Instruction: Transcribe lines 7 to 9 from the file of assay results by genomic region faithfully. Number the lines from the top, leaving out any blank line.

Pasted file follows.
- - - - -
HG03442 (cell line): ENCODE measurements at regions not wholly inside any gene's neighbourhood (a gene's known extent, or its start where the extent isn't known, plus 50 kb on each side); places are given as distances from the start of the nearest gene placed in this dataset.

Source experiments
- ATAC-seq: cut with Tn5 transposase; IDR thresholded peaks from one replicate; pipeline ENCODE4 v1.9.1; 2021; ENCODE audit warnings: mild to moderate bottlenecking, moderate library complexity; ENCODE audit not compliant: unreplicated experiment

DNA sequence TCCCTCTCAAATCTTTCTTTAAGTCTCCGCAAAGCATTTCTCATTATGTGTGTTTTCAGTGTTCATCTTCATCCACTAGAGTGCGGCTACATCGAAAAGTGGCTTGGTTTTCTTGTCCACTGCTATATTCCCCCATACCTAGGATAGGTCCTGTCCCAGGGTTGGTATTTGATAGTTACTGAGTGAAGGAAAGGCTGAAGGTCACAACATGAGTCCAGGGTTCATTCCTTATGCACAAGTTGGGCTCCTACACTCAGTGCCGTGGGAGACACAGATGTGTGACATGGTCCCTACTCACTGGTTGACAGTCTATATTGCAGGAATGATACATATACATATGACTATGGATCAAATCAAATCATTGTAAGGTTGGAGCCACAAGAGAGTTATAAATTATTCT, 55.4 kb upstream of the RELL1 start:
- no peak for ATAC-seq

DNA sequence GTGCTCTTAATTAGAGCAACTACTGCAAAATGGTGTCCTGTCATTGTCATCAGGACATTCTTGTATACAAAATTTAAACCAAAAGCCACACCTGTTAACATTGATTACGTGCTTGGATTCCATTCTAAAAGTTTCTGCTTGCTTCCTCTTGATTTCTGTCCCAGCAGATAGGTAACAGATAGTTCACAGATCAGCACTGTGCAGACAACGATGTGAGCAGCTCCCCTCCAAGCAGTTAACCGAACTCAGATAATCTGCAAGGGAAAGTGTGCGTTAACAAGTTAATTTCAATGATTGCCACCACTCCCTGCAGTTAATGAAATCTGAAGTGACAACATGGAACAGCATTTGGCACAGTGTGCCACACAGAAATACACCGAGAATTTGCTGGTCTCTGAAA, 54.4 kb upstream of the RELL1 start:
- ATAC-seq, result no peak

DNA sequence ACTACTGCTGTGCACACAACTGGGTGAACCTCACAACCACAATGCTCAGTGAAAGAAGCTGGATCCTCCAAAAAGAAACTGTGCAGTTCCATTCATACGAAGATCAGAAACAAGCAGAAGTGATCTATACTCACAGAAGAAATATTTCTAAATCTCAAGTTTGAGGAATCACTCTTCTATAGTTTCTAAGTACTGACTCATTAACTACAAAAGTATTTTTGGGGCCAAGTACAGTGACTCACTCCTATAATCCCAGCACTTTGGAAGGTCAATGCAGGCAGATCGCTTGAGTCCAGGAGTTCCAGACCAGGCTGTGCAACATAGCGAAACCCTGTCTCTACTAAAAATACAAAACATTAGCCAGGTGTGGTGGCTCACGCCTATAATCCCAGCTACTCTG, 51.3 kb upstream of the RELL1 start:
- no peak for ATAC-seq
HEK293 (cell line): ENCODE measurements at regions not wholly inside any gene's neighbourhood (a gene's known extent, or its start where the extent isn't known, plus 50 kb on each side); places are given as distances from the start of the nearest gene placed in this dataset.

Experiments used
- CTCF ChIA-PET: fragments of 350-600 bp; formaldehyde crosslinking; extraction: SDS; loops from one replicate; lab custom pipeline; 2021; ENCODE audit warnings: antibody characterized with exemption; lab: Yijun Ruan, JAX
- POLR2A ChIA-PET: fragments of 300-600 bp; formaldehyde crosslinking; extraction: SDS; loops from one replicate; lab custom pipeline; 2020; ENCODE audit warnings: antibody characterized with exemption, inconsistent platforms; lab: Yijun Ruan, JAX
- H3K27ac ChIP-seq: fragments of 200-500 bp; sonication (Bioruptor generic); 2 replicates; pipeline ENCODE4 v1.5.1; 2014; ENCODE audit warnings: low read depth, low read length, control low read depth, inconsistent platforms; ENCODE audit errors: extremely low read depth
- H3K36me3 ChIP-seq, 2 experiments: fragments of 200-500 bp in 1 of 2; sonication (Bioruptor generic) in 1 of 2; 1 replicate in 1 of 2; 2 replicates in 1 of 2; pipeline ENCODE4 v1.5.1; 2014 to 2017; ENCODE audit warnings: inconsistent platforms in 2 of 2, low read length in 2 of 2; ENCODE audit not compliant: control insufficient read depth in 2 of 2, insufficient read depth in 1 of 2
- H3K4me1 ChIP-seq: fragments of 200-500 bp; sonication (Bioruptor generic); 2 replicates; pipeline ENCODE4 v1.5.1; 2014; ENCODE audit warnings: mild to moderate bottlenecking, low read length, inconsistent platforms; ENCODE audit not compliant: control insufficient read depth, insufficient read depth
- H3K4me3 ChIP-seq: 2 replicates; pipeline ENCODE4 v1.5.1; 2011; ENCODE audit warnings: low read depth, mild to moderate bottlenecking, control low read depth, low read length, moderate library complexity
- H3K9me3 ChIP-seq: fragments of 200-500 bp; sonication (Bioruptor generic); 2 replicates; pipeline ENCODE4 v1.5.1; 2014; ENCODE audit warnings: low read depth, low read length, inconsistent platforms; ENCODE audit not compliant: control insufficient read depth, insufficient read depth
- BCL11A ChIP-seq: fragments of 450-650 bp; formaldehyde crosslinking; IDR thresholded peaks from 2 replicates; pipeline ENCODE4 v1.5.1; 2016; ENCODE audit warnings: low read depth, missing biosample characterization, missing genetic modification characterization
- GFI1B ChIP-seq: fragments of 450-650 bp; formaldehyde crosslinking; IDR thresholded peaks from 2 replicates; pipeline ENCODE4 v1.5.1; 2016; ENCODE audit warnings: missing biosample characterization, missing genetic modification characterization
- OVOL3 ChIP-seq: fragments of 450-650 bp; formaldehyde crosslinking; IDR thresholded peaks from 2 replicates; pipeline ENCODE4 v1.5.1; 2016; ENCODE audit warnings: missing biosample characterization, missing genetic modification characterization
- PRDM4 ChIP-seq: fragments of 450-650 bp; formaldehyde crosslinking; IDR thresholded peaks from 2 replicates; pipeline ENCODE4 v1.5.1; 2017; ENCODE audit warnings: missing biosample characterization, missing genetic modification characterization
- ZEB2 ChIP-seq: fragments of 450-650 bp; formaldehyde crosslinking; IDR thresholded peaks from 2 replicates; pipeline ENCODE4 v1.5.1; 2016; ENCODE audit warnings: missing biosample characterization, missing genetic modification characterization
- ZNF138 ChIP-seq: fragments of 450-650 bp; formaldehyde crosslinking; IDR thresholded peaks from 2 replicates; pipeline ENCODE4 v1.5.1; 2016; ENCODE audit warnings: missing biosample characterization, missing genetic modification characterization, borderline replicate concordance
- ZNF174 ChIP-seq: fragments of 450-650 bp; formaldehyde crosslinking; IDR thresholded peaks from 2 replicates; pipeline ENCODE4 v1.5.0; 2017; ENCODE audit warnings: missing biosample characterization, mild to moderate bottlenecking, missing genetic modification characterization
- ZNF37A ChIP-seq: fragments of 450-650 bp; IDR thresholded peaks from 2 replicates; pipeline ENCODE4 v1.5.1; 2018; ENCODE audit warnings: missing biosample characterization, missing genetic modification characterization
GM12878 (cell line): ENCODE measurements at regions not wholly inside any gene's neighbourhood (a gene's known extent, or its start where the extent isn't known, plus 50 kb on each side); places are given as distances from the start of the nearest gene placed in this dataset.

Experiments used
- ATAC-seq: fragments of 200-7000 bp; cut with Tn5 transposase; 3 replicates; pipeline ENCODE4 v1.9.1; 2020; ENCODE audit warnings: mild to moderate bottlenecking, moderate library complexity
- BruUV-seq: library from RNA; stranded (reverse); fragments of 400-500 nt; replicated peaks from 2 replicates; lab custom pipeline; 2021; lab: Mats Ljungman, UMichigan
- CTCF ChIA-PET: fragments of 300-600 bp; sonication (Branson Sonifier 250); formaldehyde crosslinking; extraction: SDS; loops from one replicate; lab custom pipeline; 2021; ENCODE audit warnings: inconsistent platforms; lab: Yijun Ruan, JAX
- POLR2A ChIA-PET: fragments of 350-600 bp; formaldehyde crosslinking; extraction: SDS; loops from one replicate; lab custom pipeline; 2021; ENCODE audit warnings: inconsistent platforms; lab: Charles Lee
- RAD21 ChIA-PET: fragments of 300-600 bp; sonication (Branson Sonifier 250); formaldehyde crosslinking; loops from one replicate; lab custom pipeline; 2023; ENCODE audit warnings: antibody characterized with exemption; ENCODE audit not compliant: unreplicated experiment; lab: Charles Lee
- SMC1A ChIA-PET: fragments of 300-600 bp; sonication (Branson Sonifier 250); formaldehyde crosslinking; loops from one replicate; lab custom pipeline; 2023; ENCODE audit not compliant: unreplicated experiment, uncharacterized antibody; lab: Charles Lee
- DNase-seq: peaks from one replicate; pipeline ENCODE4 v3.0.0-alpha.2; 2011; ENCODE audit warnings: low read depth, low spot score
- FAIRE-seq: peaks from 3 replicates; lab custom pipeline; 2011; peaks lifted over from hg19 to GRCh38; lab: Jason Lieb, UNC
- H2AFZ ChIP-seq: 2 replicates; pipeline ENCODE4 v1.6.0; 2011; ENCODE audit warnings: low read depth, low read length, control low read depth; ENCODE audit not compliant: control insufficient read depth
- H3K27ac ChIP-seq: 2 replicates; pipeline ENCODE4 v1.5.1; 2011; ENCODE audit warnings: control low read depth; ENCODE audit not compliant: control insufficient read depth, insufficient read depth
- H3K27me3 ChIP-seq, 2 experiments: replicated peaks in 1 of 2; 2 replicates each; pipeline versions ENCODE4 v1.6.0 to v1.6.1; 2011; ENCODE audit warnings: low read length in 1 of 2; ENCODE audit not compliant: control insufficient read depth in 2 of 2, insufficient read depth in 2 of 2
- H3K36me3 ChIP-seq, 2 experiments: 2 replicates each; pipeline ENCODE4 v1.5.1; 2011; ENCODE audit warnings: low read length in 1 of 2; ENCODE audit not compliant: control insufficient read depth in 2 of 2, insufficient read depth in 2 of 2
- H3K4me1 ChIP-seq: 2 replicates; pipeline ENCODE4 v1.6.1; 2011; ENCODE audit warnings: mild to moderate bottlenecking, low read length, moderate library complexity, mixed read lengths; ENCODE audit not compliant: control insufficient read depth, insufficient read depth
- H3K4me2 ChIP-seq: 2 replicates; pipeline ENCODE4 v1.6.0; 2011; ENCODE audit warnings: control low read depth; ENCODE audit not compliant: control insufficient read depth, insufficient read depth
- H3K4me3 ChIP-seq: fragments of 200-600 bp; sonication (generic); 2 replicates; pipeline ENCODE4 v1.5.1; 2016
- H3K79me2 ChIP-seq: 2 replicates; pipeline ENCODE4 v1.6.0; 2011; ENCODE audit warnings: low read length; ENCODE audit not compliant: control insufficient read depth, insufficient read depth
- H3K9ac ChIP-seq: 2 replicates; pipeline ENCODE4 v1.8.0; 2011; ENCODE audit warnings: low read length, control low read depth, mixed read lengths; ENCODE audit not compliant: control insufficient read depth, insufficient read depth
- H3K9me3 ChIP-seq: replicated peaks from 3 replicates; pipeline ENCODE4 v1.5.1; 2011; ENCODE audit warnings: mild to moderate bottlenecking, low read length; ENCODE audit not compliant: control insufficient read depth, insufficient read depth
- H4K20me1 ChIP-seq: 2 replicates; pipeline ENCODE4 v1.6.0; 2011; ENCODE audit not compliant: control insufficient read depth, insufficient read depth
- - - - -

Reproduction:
- ATAC-seq, result no peak

DNA sequence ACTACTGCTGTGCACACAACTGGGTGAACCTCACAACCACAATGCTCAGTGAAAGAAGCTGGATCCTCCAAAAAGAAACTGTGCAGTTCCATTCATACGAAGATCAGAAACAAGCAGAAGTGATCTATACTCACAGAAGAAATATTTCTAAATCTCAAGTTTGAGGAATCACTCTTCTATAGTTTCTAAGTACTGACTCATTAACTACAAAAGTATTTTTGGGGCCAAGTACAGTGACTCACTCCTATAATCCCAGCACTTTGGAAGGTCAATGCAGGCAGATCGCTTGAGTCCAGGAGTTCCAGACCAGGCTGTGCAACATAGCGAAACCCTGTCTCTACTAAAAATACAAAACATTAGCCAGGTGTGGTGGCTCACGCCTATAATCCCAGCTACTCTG, 51.3 kb upstream of the RELL1 start:
- no peak for ATAC-seq